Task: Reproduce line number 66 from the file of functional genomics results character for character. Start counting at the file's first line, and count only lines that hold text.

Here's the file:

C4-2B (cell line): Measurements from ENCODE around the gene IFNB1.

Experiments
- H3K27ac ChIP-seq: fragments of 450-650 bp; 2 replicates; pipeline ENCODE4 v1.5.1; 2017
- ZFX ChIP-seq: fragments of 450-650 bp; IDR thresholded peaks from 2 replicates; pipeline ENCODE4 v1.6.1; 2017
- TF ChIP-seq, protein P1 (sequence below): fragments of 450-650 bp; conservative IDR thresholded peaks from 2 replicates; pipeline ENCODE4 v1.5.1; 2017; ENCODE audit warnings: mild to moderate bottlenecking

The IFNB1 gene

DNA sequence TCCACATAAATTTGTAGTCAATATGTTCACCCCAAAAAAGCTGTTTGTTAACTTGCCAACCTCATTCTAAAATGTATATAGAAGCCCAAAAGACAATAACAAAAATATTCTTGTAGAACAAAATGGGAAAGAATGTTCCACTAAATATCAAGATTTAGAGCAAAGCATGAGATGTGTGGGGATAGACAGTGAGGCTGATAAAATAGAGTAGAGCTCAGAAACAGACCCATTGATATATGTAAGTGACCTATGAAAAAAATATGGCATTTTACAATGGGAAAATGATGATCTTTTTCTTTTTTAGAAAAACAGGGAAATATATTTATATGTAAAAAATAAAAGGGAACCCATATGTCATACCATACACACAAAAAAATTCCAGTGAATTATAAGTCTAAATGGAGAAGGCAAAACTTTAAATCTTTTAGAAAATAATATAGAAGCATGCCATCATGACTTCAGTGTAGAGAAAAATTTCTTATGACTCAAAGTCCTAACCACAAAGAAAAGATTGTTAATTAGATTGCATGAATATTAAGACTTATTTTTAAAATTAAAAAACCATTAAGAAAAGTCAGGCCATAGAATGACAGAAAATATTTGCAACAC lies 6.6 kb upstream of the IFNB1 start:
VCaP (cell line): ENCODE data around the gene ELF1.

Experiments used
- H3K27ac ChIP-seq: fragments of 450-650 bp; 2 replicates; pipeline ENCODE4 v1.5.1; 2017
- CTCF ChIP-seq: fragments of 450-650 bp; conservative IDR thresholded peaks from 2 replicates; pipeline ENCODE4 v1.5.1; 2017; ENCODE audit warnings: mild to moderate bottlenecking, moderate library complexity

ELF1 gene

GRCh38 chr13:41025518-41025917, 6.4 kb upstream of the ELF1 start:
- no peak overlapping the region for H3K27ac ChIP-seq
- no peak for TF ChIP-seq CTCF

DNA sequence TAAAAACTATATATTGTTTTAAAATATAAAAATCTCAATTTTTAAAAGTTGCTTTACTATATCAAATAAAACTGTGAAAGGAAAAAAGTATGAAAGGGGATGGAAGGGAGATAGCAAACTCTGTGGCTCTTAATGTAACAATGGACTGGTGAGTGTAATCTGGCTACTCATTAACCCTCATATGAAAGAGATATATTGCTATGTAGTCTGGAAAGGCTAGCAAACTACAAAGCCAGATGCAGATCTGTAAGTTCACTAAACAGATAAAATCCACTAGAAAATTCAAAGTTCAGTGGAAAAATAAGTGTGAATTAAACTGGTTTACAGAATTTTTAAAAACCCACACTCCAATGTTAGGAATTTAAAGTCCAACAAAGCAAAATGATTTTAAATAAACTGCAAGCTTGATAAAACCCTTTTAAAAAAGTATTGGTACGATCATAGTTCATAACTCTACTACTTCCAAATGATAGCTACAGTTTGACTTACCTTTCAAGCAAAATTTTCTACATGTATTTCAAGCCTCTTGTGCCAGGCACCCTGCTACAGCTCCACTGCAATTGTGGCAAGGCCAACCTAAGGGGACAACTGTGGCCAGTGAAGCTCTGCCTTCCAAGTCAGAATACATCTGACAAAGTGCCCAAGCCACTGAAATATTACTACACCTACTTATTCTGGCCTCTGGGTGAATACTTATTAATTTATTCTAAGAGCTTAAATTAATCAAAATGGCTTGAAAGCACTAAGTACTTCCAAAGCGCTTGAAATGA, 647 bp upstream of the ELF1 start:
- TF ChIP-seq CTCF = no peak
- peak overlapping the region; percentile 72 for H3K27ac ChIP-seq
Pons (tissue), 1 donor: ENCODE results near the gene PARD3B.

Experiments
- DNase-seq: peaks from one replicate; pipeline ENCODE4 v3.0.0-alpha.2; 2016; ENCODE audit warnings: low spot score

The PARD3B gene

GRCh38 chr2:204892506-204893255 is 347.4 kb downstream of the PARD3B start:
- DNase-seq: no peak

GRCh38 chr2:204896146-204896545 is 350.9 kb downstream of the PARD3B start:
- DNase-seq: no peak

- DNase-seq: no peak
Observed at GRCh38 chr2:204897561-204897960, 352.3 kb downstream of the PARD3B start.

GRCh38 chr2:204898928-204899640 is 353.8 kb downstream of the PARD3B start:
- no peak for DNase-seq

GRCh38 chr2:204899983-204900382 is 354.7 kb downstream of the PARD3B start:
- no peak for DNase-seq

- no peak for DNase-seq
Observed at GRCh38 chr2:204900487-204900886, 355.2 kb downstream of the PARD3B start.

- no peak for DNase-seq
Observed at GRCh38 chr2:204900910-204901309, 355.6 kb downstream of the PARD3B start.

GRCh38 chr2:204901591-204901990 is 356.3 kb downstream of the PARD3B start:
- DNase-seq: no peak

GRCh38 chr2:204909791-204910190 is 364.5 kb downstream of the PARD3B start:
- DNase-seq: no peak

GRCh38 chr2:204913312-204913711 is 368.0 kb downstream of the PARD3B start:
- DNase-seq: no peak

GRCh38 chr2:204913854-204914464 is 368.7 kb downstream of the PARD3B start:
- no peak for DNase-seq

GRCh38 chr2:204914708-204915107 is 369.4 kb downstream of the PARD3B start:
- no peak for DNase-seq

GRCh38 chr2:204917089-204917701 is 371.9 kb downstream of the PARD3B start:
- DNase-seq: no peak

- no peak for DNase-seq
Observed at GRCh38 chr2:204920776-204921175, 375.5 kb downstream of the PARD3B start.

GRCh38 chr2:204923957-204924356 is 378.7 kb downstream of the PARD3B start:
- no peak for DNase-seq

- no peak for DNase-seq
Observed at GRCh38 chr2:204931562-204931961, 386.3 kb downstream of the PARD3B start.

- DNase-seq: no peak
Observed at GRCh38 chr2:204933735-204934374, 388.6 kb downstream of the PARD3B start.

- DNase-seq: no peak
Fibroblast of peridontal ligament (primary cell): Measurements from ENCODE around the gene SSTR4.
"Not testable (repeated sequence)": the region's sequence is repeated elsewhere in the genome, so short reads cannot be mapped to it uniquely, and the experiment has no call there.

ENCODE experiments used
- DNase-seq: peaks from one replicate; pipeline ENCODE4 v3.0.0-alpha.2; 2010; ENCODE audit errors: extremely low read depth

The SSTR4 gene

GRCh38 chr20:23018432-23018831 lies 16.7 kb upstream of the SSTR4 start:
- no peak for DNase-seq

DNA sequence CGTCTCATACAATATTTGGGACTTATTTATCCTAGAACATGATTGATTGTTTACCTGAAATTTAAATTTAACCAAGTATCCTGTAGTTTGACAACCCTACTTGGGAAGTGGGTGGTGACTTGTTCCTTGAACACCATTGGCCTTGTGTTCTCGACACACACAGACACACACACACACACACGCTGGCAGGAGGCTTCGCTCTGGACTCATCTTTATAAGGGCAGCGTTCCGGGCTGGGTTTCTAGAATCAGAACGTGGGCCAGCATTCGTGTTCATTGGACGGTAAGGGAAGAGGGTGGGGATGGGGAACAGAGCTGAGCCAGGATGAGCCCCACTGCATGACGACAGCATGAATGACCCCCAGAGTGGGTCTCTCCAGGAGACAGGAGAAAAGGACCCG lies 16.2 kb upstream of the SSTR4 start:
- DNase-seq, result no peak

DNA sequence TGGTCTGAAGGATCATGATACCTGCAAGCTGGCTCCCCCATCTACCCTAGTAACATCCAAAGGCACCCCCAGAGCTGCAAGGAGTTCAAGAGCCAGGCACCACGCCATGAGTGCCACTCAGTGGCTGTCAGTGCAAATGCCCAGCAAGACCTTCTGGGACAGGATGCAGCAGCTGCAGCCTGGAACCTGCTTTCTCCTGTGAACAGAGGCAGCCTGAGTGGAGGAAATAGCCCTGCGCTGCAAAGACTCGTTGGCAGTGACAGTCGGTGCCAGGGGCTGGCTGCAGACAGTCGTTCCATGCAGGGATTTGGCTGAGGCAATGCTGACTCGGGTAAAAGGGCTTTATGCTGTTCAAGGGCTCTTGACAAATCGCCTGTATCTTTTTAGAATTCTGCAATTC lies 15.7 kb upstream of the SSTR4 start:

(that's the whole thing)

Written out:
- DNase-seq, result no peak